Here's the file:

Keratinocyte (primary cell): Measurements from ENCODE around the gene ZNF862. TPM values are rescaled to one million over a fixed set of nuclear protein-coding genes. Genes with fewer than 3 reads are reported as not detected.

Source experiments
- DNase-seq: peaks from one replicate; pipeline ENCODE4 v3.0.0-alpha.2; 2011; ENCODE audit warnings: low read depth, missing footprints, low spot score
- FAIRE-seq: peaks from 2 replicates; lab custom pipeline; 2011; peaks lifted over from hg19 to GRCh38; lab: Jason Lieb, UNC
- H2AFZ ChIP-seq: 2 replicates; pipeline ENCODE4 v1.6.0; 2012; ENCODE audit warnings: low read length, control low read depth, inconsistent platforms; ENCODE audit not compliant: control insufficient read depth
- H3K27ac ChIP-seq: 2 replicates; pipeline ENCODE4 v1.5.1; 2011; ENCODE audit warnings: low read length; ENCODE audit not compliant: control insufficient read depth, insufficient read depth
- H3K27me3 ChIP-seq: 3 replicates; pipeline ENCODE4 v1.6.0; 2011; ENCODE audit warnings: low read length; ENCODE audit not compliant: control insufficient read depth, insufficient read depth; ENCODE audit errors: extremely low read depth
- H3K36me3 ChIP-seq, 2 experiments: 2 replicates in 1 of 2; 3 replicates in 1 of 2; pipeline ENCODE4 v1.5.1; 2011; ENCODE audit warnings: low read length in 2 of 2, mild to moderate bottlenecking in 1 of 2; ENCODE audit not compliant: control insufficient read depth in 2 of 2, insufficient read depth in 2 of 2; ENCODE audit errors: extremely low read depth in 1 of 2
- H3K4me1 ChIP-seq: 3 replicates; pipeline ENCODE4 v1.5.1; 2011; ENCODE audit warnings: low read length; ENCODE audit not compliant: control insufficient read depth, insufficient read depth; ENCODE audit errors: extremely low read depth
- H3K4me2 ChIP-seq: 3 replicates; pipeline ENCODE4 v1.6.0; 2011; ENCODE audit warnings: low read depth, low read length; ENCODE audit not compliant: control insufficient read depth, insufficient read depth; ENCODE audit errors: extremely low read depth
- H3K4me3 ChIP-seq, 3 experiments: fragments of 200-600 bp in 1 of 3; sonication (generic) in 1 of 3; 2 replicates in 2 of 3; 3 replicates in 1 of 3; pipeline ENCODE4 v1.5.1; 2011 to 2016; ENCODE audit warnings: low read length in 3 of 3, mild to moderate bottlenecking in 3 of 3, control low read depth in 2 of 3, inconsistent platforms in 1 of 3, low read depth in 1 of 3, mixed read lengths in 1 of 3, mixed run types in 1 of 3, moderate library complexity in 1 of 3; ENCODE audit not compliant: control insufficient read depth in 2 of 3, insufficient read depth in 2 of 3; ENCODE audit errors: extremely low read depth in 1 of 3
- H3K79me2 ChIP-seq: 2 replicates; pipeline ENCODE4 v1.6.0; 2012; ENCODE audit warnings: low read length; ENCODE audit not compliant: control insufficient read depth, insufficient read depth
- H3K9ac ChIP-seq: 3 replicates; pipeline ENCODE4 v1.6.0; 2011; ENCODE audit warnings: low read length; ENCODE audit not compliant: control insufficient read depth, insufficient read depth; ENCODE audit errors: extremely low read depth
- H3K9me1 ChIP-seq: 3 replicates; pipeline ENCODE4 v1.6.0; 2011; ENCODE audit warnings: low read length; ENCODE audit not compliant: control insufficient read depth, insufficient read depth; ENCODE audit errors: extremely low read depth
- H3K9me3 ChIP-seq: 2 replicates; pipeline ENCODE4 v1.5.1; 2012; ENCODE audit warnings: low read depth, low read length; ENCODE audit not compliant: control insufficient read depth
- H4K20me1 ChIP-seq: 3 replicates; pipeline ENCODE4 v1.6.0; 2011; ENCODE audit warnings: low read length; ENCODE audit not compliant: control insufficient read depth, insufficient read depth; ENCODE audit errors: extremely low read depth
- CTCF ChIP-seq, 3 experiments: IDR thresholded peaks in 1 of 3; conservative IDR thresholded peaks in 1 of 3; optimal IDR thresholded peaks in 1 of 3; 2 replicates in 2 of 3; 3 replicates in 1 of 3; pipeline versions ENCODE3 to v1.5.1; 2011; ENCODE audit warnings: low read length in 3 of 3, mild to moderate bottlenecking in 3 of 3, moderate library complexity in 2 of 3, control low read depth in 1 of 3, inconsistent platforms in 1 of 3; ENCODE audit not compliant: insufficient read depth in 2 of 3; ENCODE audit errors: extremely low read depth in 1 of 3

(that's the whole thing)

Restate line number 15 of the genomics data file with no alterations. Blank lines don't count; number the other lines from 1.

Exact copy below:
- H3K9me3 ChIP-seq: 2 replicates; pipeline ENCODE4 v1.5.1; 2012; ENCODE audit warnings: low read depth, low read length; ENCODE audit not compliant: control insufficient read depth